The Year of Change and Unknowns

There’s no question that the year has brought much change. With that change comes many unknowns. Whether you are still planning to travel for the holidays or simply looking forward to 2021, reflecting on your existing estate plan and making any necessary changes can help you gain control of what you can. In addition, if creating an estate plan has been on your long-term goal, there’s no better time than the present to do so.

Below are a few scenarios to consider as we head into the winter months:

Adults Only! If you and your spouse are taking a trip without your minor children, please consider leaving a power of attorney delegating your parental authority to someone at home. Michigan law (MCL 700.5103) allows you to temporarily delegate your power to make care and medical decisions for your minor children in case of an accident.

Snowbirds on the Move! If Michigan is your residence, you should have an estate plan which complies with and is governed by Michigan law. Many times, these documents will serve you well while you are traveling. However, if you have a second home or recurring destination, you may consider having a second set of powers of attorney and powers of attorney for health care which are prepared by an attorney licensed to practice law in that locale. However, take care to make sure that the second set of documents do not void or otherwise override your primary plan documents.

Enough of this – we’re out of here! If Michigan weather is just too much and you decide to make a warmer destination your permanent domicile, please be mindful of potential tax implications. If one of the benefits and motivations of your move is lower taxes, it’s critical that you establish your new domicile correctly in case a taxing authority challenges your relocation. While there are often legal documents which are the primary method of declaring your new domicile, things as simple as where you buy gas, keep your prized possessions, register your vehicles, and keep any pets are frequently the deciding factors in domicile disputes.

While travel is likely more limited this winter, there are also many life issues and events that you should regularly consider, and we encourage you to reflect on your existing estate plans. In doing so, we recommend that you review the issues listed below.

  • Any immediate family member or beneficiary of your estate plan has died.
  • Any immediate family member or beneficiary of your estate plan has been diagnosed with a terminal illness.
  • Any immediate family member or beneficiary of your estate plan has been or could be deemed incapacitated.
  • Any of your fiduciaries (trustee, personal representative, guardian for minor children, agent, or patient advocate) have died, fallen ill, become incapacitated, or otherwise become unlikely to serve in their role.
  • Your estate has increased significantly in value.
  • Your estate has decreased significantly in value.
  • You have received or expect to soon receive an inheritance.
  • You have a parent who is elderly or suffering from a terminal illness.
  • You have one or more assets which have increased significantly in value since you acquired it.
  • You are considering giving a gift to an individual.
  • You are considering making a significant charitable donation.
  • You have established an irrevocable trust.
  • You are the beneficiary of an irrevocable trust.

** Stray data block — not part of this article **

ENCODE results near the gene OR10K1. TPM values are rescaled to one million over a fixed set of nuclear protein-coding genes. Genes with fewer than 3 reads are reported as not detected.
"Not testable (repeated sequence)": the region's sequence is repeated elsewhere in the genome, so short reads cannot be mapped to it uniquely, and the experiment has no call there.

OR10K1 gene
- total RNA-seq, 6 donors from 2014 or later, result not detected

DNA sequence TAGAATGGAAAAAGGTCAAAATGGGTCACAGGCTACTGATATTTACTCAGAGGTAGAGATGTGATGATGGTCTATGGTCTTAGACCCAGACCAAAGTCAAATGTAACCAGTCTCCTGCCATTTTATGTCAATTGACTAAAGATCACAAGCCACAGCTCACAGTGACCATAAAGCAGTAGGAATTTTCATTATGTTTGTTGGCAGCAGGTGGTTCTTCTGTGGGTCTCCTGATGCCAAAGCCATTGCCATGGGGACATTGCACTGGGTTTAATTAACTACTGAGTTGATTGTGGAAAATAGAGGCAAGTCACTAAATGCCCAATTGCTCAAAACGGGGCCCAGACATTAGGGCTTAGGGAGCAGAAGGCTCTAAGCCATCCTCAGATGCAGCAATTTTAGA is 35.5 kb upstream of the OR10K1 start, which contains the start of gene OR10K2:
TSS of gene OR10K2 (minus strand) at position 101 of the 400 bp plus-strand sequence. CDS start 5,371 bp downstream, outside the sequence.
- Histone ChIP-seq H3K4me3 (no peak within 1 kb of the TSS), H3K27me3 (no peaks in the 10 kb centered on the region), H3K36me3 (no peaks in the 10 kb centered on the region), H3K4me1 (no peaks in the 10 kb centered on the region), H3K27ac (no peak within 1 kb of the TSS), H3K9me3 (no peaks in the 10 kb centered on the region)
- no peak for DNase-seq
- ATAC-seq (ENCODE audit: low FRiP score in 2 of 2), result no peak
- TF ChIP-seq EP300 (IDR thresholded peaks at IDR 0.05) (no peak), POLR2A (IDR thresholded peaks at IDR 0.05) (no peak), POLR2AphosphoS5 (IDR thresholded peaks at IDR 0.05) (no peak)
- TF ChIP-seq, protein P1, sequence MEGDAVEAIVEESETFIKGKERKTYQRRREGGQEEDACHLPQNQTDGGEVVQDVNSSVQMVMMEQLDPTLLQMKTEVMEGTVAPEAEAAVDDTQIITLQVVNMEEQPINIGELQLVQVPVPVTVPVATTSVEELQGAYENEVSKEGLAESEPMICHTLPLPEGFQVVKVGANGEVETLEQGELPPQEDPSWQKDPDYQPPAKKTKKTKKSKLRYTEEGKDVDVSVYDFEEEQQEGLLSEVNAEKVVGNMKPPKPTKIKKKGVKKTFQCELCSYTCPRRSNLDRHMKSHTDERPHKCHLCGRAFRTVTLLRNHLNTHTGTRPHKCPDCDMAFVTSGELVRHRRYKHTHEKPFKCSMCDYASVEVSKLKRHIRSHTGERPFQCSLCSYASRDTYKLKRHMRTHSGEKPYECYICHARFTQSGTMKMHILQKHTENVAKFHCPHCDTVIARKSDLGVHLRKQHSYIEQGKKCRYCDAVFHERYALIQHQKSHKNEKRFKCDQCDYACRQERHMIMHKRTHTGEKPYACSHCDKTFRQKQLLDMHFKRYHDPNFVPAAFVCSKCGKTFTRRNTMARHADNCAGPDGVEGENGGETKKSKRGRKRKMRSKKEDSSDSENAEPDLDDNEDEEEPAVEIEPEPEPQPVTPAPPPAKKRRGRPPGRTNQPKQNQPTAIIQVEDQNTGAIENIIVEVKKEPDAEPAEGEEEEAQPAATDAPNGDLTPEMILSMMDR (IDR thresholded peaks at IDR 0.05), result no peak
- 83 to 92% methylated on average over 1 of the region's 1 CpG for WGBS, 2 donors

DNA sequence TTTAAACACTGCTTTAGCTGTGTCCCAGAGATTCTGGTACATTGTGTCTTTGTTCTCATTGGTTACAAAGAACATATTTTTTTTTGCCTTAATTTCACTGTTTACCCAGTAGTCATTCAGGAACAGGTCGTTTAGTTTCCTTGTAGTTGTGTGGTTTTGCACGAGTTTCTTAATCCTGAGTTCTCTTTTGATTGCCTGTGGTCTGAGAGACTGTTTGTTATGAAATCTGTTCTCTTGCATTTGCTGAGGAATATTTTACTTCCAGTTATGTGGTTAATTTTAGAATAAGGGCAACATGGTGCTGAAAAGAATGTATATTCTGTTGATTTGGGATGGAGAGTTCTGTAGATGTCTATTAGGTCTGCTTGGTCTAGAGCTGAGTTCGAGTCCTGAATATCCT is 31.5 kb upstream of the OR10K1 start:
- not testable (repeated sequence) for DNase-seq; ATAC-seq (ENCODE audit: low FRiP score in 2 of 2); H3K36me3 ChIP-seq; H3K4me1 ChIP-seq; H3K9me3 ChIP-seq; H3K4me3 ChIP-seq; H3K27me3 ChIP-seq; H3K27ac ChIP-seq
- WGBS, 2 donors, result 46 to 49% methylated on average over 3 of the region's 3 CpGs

• You have had children or grandchildren (biological, adopted, or step-).
  • You have started or acquired a business.
  • You or a business partner are looking to leave your company.
  • You have entered or changed your profession.
  • You have acquired assets that are not owned by your trust and will be subject to probate.
  • You are engaged, have married, divorced, separated, have been widowed, or have had children turn age 18.
  • Your relationship with anyone named in your estate plan documents has changed.
  • You or anyone named in your estate plan documents have moved outside the United States.
  • Your or anyone named in your estate plan documents have moved outside of Michigan.
  • Your residency status has changed.
  • You are considering retirement.
  • You or anyone named in your estate plan have entered a high-liability profession or career (business owners, physicians, attorneys, accountants, architects, etc.), are exposed to elevated amounts of risk, or are high-profile (celebrity, politician, professional athlete, etc.).
  • You have mortgaged property.
  • You have bought or sold real estate.
  • You have loaned or given money or assets to anyone.
  • You store property offsite from your home.
  • Your personal values or outlook on life has changed.
  • You have acquired assets outside of the United States.
  • You have acquired unusual assets (art, collections, exotic cars, yachts, aircraft, energy-related assets, foreign real estate, etc.).
  • You have created any intellectual property (created art or designs, written songs, written a book or poetry, etc.).
  • You have accumulated digital assets (photos or videos, music collections, cryptocurrency, blogs, social media accounts with significant followings, etc.) which hold significant monetary or sentimental value to you and/or your loved ones.
  • Your spiritual life has changed.
  • You have made any notations or other markings on your estate plan documents.
  • Last year you gave, or this year anticipate giving, gifts in excess of $15,000.00 to any individual other than your spouse.
  • Your estate is trending toward or in excess of $11.7 million.

Regardless of the current state or seasonal travel, it’s important to create and maintain an estate plan, as this year alone has demonstrated to us how quickly and unexpectedly life can change. If any of the above issues or events apply to you, please call a Smith Haughey estate planning attorney to discuss whether your plan should be updated.